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Single Object Property Database


It's a very common practice to use the MVC (Model-View-Controller) pattern in modern applications, especially if the application consists of a few logical parts of the independent modules which communicate among them. Very often in such kinds of applications, we meet a huge number of objects on the view layer of the pattern. It's also very common that a user can operate on objects, modify their properties, move them, delete them or add new objects. As a result, the data layer will be modified.

Recently, I was working on a similar project which necessitated showing the user thousands of objects simultaneously. Every single object can be configured separately, which modification can change the schema representation and logical work flow of the application. In these cases, it is better to try to minimize the amount of memory occupied by the application, but also not limit the user to configuring any objects or their properties on the view.


Here, I try to implement the idea of the "property snapshot" in some lines of the code. The idea is quite simple and the implementation, as well. Let's say I have an object of ObjDef type that represents some logical operation. The user schema consists of thousands of ObjDef objects. So, I create one central database that registers the object and saves its definition of properties. The object type will be considered like a key during the registration. So, even if we have a few ObjDefs, the registration will take it only once. Let's look at an example.

Using the Code

Ok, first of all, we need to prepare our ObjDef class for registering with PropertyMapper. PropertyMapper is the main class for managing property snapshots. For every property that we intend to save with a snapshot, we have to add the MapPropertyAttribute attribute. Let's define the class ObjDef.

public class ObjectDef
        int intValue  = 0;
        string strValue = "Val";
        public enum ValuesEnum: int { High, Medium, Normal, Small, Lowest };
        private ValuesEnum valuesEnum = ValuesEnum.Normal;

        public ValuesEnum Values
                return valuesEnum;
                valuesEnum  = value;

        [MapPropertyAttribute(StandardValue = 1)]
        public int IntValue
            get { return intValue; }
            set { intValue = value; }

        [MapPropertyAttribute(StandardValue = "Hello")]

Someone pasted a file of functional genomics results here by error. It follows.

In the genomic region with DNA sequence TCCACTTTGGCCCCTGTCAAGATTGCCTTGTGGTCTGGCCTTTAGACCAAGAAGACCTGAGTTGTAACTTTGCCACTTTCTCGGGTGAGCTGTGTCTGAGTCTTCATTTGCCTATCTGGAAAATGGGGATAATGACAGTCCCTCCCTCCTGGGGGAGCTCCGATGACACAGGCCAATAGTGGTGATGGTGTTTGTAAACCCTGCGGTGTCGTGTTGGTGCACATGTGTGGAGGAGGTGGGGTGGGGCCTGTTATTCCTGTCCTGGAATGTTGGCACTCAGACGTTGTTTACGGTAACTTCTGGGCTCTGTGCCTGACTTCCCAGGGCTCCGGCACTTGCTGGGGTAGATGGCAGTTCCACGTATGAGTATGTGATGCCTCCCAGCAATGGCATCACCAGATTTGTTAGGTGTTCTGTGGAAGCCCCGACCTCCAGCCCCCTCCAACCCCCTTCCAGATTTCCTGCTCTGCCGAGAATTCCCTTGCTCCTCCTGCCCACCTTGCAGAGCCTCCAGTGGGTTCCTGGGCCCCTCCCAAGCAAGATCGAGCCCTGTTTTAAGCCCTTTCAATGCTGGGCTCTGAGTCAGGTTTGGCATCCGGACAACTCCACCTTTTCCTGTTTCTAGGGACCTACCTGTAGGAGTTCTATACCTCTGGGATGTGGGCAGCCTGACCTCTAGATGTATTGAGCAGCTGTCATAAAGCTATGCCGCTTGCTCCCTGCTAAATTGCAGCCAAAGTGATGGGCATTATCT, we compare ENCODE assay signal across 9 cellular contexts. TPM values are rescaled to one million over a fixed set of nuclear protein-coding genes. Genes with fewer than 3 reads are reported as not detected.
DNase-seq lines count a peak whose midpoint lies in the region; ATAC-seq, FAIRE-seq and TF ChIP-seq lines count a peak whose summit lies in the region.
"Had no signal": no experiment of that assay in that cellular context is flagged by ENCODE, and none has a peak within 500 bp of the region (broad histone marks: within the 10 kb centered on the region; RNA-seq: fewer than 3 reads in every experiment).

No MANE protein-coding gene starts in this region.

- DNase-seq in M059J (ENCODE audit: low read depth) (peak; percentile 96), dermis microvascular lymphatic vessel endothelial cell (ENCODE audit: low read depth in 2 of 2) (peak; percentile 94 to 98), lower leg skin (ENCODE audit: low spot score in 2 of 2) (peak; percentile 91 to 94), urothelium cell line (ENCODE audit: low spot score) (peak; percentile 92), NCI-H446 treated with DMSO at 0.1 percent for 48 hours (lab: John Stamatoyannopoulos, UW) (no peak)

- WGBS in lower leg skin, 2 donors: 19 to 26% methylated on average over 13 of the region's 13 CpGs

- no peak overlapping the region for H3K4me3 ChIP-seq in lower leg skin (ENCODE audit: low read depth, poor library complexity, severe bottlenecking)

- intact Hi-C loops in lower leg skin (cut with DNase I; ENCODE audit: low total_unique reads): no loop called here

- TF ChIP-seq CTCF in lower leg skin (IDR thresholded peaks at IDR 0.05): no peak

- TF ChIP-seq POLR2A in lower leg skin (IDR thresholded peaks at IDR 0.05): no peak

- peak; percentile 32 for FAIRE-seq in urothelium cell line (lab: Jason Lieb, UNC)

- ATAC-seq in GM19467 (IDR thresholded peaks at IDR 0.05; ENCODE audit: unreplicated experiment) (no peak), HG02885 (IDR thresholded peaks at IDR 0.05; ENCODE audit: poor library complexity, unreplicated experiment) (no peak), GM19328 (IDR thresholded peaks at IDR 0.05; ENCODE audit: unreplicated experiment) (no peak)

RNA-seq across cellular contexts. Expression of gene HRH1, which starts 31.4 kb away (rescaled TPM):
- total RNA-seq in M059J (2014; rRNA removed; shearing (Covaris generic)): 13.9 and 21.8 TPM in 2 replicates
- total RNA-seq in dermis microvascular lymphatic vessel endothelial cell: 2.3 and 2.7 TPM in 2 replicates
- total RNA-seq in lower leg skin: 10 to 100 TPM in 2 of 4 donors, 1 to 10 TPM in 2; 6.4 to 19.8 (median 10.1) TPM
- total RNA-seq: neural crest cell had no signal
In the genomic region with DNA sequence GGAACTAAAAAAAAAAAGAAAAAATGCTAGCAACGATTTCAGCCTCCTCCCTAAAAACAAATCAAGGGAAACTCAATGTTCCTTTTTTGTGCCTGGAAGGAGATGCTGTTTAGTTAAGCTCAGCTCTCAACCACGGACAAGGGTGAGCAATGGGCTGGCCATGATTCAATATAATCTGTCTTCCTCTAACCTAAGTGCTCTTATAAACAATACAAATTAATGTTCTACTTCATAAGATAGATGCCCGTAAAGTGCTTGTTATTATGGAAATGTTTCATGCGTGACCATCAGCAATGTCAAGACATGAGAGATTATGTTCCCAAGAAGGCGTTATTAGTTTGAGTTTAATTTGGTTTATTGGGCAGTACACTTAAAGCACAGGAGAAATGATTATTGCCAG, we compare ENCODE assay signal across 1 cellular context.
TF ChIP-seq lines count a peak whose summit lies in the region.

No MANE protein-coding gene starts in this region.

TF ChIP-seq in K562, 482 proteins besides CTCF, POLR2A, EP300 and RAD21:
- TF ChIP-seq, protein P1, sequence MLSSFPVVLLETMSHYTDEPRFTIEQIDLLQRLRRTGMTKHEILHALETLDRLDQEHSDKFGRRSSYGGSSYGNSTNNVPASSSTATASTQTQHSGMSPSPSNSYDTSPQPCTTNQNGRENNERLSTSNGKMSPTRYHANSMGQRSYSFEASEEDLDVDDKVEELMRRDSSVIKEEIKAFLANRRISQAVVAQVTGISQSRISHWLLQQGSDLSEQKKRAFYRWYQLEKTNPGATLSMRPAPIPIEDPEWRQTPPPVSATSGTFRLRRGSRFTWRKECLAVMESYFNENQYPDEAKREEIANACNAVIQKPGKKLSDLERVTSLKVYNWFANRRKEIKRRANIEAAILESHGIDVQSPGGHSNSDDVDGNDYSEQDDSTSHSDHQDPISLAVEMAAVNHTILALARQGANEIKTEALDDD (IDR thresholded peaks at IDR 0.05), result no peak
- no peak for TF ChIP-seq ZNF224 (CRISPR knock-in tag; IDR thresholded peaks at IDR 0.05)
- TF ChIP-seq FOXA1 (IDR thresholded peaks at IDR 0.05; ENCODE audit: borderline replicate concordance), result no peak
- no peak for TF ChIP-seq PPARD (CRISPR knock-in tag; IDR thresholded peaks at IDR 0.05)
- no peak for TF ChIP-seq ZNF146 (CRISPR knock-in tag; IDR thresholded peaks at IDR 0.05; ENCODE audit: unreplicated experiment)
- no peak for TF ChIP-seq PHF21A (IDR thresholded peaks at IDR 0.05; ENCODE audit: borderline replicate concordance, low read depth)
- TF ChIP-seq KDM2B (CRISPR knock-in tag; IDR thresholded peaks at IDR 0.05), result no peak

public string StrValue
            get { return strValue; }
            set { strValue = value; }


The StandartValue parameter of the attribute defines the rule for property management. The snapshot of this property will be saved only if its value is different from the StandartValue. If we don't define the StandartValue, the snapshot for that property will always be saved. The property can also be registered "manually," without use of the MapPropertyAttribute attribute. In that case, the RegisterProperty(objectType,propertyName) method has to be called. Obviously, it can be very useful in cases where you work on the objects and haven't the source code of them. Ok, now let's look at another couple lines of code.

PropertyMaper pm = new PropertyMaper();     
//   or


//create the object
ObjDef single = new ObjDef();

for (int i = 0; i < 100000; i++)
      single.IntValue = 100 + i;
      single.StrValue = i.ToString();
      single.Values = (Objects.ObjectDef.ValuesEnum)(i % 5);
      pm.SaveObjectProperties(single, "UNIQUE_" + i);                

The pm.SaveObjectProperties(..) function gets following parameters:

  • The object itself, which will be scanned for all properties marked with the MapPropertyAttribute and saved
  • The UNIQUE key identifier that we need to preserve in order to get the saved snapshot values in the moment we need

For example, to get the first snapshot in our case, we need to write:

pm.FillObjectProperties(single, "UNIQUE_" +0);

The single object will be filled with the values of properties saved in the snapshot before, with key value UNIQUE_0.

Points of Interest

As I mentioned before, the idea is quite simple and the implementation, too. This implementation operates only on the properties of the objects, which means that properties must have the read/write access parameters. If a property's return value is the reference type, it must be cloned. In consequence, it must implement the IClonable interface. This model uses reflection to examine the object and, afterwards, access its properties. This obviously creates some application speed performance overhead. It's almost two times slower with respect to the version where we create 100,000 objects and directly access their properties.

Even with these difficulties, in our particular case, we achieve our goal. This is because, even with less speed, we get more than 30% less memory usage and don't limit to the user to accessing any property of any object. I hope my solution will help someone in his work or, if not, will help to design and implement more potential ways of managing object properties in his application.

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